Thursday, 03 March 2011
It's All for the Best
Political activism is worthless; it won't do a thing to save Judea, Samaria, or Jerusalem. Politicians can't stop Iran's nuclear ambitions or the Islamic Jihadi objectives. Torah, teshuva, and prayer can. If you don't believe in prayer, says my beloved teacher and spiritual guide Rav Shalom Arush, you don't believe in Hashem.
Let's not wait for more tribulations to bring us together in a new unity, rallying around emuna. The growing emuna alliance will flourish, G-d willing, and lead the way to the final redemption of our people, our homeland, and global peace. But, let's do it on our own initiative, without Hashem having to prod us like stubborn cows that won't move.
We don't yet have the entire picture. As humans, with flesh-and-blood eyes and brains, we don't understand everything that Hashem is doing right now in the Arab world and everywhere else around the globe. But we do know that he's doing everything for the very best.
Rav Elchonon Wasserman of saintly and martyred memory told the following parable:
Once a man who knew nothing at all about agriculture came to a farmer and asked to be taught about farming. The farmer took him to his field and asked him what he saw. “I see a beautiful piece of land, lush with grass, and pleasing to the eye.” Then the visitor stood aghast while the farmer plowed under the grass and turned the beautiful green field into a mass of shallow brown ditches.
“Why did you ruin the field!” he demanded.
“Be patient. You will see,” said the farmer.
The farmer then showed his guest a sackful of plump kernels of wheat and said, “Tell me what you see.” The visitor described the nutritious, inviting grain, and then, once more watched in shock as the farmer ruined something beautiful. This time, he walked up and down the furrows and dropped kernels into the open ground wherever he went. Then he covered the kernels with clods of soil.
“Are you insane?” the man demanded. “First you destroyed the field and then you ruined the grain!”
“Be patient. You will see.”
Time went by, and once more the farmer took his guest out to the field. Now they saw endless, straight rows of green stalks sprouting up from all the furrows. The visitor smiled broadly.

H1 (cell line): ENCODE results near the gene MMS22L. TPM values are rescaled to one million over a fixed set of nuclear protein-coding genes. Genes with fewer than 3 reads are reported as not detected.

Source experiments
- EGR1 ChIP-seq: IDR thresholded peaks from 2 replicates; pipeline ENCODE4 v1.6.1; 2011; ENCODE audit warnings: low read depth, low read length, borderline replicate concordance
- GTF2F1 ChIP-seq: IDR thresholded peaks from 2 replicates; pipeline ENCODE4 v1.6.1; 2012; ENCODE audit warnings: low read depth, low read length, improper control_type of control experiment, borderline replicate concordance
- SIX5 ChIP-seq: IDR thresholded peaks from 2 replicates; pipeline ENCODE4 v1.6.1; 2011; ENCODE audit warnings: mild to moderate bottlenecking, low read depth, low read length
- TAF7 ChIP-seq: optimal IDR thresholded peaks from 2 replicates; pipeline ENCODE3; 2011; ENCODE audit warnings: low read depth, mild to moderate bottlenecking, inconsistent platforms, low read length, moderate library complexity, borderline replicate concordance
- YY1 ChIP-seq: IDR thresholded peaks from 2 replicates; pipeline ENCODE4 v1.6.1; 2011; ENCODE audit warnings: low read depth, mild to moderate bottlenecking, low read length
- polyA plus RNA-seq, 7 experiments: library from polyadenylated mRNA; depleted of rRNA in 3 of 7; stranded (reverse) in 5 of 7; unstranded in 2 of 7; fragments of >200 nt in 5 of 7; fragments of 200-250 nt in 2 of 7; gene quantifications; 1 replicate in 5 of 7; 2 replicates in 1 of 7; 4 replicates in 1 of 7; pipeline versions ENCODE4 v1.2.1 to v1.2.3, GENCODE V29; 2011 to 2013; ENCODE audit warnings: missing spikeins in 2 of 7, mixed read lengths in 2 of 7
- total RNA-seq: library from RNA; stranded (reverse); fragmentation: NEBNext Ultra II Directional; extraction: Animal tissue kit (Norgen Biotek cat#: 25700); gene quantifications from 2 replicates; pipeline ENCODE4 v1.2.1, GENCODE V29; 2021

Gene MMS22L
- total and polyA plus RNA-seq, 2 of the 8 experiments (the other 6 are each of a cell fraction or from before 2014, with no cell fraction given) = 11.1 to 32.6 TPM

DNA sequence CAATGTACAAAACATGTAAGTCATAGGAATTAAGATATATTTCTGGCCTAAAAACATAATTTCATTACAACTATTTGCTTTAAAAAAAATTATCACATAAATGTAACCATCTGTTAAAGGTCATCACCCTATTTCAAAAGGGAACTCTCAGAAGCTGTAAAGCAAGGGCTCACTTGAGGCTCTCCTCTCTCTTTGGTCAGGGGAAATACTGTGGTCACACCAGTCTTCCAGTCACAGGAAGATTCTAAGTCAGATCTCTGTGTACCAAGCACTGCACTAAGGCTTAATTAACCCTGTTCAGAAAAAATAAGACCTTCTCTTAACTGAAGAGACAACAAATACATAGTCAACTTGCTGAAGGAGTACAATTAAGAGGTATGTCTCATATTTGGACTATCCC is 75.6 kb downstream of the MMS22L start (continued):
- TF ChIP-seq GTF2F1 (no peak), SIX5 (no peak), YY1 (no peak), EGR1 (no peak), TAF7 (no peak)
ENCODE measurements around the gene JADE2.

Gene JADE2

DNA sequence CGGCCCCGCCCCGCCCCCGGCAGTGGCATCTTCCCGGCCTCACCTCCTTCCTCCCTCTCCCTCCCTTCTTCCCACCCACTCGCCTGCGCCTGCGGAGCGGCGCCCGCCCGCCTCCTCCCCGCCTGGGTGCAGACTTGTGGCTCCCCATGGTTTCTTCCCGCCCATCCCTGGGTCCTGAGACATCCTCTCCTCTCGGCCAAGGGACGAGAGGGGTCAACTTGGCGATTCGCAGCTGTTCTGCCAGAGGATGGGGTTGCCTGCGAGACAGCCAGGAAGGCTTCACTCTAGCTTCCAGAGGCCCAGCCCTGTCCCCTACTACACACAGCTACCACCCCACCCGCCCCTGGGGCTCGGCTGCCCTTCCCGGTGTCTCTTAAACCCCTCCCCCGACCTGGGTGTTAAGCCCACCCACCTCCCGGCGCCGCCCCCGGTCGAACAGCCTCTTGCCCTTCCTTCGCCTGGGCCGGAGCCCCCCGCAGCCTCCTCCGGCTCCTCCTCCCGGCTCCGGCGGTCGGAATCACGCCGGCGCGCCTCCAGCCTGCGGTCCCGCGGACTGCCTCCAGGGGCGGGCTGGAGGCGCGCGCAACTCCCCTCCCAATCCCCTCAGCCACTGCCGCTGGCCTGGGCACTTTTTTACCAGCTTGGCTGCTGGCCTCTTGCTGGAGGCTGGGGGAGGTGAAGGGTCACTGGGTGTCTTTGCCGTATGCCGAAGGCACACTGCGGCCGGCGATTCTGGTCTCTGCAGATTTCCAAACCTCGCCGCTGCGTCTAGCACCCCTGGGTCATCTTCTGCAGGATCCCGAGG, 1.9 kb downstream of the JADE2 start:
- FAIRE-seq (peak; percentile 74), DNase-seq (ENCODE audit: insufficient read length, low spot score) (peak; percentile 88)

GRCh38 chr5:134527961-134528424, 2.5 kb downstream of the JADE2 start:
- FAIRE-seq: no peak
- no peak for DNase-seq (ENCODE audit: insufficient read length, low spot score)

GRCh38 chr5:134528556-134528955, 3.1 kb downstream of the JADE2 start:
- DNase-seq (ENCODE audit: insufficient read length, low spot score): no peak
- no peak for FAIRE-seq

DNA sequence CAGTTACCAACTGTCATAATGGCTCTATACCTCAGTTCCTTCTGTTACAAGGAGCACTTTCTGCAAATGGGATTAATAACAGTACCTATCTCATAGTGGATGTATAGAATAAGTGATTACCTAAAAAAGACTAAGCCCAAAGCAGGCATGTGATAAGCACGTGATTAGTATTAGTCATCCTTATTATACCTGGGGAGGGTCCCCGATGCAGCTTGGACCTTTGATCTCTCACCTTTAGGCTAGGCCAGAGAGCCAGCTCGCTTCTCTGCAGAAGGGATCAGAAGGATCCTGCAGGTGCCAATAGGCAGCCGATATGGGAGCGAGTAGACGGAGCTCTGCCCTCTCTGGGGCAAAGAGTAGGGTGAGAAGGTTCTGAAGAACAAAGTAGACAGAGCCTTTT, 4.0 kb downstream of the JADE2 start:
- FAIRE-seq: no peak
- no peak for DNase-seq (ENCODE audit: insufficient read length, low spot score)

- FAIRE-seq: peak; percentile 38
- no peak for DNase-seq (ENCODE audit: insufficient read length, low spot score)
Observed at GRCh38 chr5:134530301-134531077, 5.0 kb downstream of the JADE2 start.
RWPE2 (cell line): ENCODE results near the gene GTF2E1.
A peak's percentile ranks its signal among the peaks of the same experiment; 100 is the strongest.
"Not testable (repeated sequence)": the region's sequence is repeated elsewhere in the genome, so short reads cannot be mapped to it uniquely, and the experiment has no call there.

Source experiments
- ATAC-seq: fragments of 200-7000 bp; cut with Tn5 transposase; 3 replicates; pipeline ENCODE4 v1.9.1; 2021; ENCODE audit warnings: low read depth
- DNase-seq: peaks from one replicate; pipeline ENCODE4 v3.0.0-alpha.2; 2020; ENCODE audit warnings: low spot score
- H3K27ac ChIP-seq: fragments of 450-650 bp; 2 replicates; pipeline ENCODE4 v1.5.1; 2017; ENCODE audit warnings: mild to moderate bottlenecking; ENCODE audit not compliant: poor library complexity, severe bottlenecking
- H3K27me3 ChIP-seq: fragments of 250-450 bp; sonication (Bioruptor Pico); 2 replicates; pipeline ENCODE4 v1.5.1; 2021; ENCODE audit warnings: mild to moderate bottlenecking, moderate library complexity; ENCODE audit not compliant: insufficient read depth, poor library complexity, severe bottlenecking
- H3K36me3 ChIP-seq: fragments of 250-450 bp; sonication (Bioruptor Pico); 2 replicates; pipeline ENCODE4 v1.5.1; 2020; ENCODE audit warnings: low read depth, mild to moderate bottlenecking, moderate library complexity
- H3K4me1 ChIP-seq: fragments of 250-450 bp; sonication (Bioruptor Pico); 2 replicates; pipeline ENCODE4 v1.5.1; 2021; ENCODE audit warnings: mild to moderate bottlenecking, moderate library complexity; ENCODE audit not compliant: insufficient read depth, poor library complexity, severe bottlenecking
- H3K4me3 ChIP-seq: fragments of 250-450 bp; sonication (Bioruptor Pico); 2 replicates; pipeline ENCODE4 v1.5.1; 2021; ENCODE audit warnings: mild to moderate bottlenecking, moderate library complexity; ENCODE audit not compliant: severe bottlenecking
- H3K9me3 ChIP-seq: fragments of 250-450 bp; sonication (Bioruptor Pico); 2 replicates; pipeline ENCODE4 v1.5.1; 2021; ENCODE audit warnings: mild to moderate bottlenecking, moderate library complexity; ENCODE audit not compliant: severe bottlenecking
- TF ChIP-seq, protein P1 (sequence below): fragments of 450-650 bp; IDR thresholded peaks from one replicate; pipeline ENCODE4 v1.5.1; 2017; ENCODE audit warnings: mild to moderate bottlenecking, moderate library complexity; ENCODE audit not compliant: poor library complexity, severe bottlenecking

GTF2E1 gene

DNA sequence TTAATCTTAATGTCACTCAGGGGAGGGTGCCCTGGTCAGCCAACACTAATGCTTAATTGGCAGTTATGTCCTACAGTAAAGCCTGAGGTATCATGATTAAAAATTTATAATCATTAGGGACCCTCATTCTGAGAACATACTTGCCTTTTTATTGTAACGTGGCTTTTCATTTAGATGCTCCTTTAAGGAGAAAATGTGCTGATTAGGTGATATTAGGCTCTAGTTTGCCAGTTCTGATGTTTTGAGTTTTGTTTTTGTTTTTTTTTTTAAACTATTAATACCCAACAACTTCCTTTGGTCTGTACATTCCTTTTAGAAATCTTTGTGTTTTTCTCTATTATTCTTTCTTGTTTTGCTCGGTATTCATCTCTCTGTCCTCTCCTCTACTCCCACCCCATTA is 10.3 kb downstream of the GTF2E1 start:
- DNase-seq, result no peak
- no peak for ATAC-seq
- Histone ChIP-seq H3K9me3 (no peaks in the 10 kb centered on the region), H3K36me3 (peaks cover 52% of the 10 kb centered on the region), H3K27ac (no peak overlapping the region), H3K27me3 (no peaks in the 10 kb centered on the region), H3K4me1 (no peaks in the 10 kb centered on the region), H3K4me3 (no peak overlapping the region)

“I apologize. Now I understand what you were doing. You made the field more beautiful than ever. The art of farming is truly marvelous.”
“No,” said the farmer. “We are not done. You must still be patient.”
More time went by and the stalks were fully grown. The farmer came with a sickle and chopped them all down as his visitor watched open-mouthed, seeing how the orderly field became an ugly scene of destruction. The farmer bound the fallen stalks into bundles and decorated the field with them. Later, he took the bundles to another area where he beat and crushed them until they became a mass ofstraw and loose kernels. Then he separated the kernels from the chaff and piled them up in a huge hill. Always he told his protesting visitor, “We are not done, you must be more patient.”
The farmer came with his wagon and piled it high with grain, which he took to a mill. There, the beautiful grain was ground into formless, choking dust. The visitor complained again. “You have taken grain and transformed it into dirt!” Again, he was told to be patient.
The farmer put the dust into sacks and took it back home. He took some dust and mixed it with water while his guest marveled at the foolishness of making “whitish mud.” Then the farmer fashioned the “mud” into the shape of a loaf. The visitor saw the perfectly formed loaf and smiled broadly, but his happiness did not last. The farmer kindled a fire in an oven and put the loaf into it.
“Now I know you are insane. After all that work, you burn what you have made.”
The farmer looked at him and laughed. “Have I not told you to be patient?” Finally, the farmer opened the oven and took out a freshly baked bread, crisp and brown, with an aroma that made the visitor’s mouth water. “Come,” the farmer said. He led his guest to the kitchen table where he cut the bread and offered his now-pleased visitor a liberally buttered slice. “Now,” the farmer said, “now you understand.”
Hashem is the Farmer and we are the uncomprehending visitors who do not begin to understand His ways or the outcome of His plan. Only when the process is complete and Redemption is a reality will the Jewish people know why all that transpired during this long and bitter exile had to happen. Until then, we must be patient and have faith that everything, even the destructive and painful, is a part of a Divine process that will produce ultimate goodness and beauty.